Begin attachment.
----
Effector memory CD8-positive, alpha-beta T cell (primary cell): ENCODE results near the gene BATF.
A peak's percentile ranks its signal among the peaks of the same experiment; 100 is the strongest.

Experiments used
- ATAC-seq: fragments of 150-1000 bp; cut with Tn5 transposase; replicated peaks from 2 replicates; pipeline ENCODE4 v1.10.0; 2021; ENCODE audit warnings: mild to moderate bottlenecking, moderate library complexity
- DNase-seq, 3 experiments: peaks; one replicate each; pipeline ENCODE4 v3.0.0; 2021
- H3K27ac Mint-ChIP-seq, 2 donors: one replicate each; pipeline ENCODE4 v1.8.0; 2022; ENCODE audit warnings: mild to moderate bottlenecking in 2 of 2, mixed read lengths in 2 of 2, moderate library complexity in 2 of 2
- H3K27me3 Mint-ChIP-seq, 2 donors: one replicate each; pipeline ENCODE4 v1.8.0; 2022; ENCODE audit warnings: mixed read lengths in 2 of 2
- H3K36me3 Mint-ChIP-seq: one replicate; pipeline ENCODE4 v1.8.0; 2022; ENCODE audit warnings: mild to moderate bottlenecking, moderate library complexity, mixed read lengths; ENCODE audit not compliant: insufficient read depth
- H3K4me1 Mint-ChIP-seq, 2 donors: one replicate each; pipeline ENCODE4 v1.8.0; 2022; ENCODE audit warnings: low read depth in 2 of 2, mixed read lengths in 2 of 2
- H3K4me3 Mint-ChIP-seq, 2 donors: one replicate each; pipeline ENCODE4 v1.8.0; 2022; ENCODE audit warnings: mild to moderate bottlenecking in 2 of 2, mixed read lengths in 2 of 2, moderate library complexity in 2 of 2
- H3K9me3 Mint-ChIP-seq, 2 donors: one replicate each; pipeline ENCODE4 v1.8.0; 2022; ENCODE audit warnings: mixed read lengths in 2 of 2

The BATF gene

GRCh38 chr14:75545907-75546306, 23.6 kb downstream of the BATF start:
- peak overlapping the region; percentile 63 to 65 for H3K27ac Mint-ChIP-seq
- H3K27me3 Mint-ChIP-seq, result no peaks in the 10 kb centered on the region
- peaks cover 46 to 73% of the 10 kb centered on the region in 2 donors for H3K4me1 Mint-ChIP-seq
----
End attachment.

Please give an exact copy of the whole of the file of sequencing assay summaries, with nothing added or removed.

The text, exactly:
Effector memory CD8-positive, alpha-beta T cell (primary cell): ENCODE results near the gene BATF.
A peak's percentile ranks its signal among the peaks of the same experiment; 100 is the strongest.

Experiments used
- ATAC-seq: fragments of 150-1000 bp; cut with Tn5 transposase; replicated peaks from 2 replicates; pipeline ENCODE4 v1.10.0; 2021; ENCODE audit warnings: mild to moderate bottlenecking, moderate library complexity
- DNase-seq, 3 experiments: peaks; one replicate each; pipeline ENCODE4 v3.0.0; 2021
- H3K27ac Mint-ChIP-seq, 2 donors: one replicate each; pipeline ENCODE4 v1.8.0; 2022; ENCODE audit warnings: mild to moderate bottlenecking in 2 of 2, mixed read lengths in 2 of 2, moderate library complexity in 2 of 2
- H3K27me3 Mint-ChIP-seq, 2 donors: one replicate each; pipeline ENCODE4 v1.8.0; 2022; ENCODE audit warnings: mixed read lengths in 2 of 2
- H3K36me3 Mint-ChIP-seq: one replicate; pipeline ENCODE4 v1.8.0; 2022; ENCODE audit warnings: mild to moderate bottlenecking, moderate library complexity, mixed read lengths; ENCODE audit not compliant: insufficient read depth
- H3K4me1 Mint-ChIP-seq, 2 donors: one replicate each; pipeline ENCODE4 v1.8.0; 2022; ENCODE audit warnings: low read depth in 2 of 2, mixed read lengths in 2 of 2
- H3K4me3 Mint-ChIP-seq, 2 donors: one replicate each; pipeline ENCODE4 v1.8.0; 2022; ENCODE audit warnings: mild to moderate bottlenecking in 2 of 2, mixed read lengths in 2 of 2, moderate library complexity in 2 of 2
- H3K9me3 Mint-ChIP-seq, 2 donors: one replicate each; pipeline ENCODE4 v1.8.0; 2022; ENCODE audit warnings: mixed read lengths in 2 of 2

The BATF gene

GRCh38 chr14:75545907-75546306, 23.6 kb downstream of the BATF start:
- peak overlapping the region; percentile 63 to 65 for H3K27ac Mint-ChIP-seq
- H3K27me3 Mint-ChIP-seq, result no peaks in the 10 kb centered on the region
- peaks cover 46 to 73% of the 10 kb centered on the region in 2 donors for H3K4me1 Mint-ChIP-seq